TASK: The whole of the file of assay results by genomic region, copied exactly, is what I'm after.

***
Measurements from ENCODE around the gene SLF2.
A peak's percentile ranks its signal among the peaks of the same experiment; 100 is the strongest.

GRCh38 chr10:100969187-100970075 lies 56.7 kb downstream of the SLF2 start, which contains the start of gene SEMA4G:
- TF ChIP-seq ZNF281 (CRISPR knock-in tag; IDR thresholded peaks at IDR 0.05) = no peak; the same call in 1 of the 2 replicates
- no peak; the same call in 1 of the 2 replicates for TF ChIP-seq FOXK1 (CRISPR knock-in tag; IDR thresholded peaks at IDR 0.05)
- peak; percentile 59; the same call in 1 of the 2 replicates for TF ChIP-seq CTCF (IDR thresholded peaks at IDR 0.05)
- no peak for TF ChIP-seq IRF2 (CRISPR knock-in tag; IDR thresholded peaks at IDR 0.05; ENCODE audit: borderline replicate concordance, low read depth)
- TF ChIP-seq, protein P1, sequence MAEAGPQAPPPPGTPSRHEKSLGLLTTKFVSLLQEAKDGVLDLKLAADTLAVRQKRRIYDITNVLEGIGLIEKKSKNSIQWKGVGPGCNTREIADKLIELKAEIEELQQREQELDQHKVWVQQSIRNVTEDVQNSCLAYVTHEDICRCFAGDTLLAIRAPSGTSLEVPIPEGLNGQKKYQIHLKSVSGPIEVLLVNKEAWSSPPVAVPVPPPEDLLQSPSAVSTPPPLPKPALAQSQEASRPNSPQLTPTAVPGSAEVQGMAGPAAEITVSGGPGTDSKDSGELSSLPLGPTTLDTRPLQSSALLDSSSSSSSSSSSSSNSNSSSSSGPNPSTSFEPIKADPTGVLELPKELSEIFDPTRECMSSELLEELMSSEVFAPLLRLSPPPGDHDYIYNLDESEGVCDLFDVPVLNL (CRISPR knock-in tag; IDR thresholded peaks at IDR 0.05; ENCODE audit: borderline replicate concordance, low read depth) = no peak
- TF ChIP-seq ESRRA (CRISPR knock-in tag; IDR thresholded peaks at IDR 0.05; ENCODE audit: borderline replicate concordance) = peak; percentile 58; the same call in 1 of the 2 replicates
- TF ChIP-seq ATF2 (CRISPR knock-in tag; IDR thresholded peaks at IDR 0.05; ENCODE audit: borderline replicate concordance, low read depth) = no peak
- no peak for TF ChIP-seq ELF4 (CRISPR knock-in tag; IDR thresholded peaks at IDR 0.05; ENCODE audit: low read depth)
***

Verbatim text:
Measurements from ENCODE around the gene SLF2.
A peak's percentile ranks its signal among the peaks of the same experiment; 100 is the strongest.

GRCh38 chr10:100969187-100970075 lies 56.7 kb downstream of the SLF2 start, which contains the start of gene SEMA4G:
- TF ChIP-seq ZNF281 (CRISPR knock-in tag; IDR thresholded peaks at IDR 0.05) = no peak; the same call in 1 of the 2 replicates
- no peak; the same call in 1 of the 2 replicates for TF ChIP-seq FOXK1 (CRISPR knock-in tag; IDR thresholded peaks at IDR 0.05)
- peak; percentile 59; the same call in 1 of the 2 replicates for TF ChIP-seq CTCF (IDR thresholded peaks at IDR 0.05)
- no peak for TF ChIP-seq IRF2 (CRISPR knock-in tag; IDR thresholded peaks at IDR 0.05; ENCODE audit: borderline replicate concordance, low read depth)
- TF ChIP-seq, protein P1, sequence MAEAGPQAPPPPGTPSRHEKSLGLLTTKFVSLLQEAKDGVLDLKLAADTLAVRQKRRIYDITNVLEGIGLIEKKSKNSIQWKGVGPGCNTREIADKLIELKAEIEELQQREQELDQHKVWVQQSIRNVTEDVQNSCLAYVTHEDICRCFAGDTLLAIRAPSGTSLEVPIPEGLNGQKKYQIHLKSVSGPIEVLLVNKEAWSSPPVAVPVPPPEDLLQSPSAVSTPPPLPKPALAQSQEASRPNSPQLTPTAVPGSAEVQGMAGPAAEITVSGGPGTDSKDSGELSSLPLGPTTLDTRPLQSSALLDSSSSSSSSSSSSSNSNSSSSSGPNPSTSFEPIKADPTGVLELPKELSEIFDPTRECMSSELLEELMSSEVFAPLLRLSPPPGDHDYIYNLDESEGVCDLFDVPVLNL (CRISPR knock-in tag; IDR thresholded peaks at IDR 0.05; ENCODE audit: borderline replicate concordance, low read depth) = no peak
- TF ChIP-seq ESRRA (CRISPR knock-in tag; IDR thresholded peaks at IDR 0.05; ENCODE audit: borderline replicate concordance) = peak; percentile 58; the same call in 1 of the 2 replicates
- TF ChIP-seq ATF2 (CRISPR knock-in tag; IDR thresholded peaks at IDR 0.05; ENCODE audit: borderline replicate concordance, low read depth) = no peak
- no peak for TF ChIP-seq ELF4 (CRISPR knock-in tag; IDR thresholded peaks at IDR 0.05; ENCODE audit: low read depth)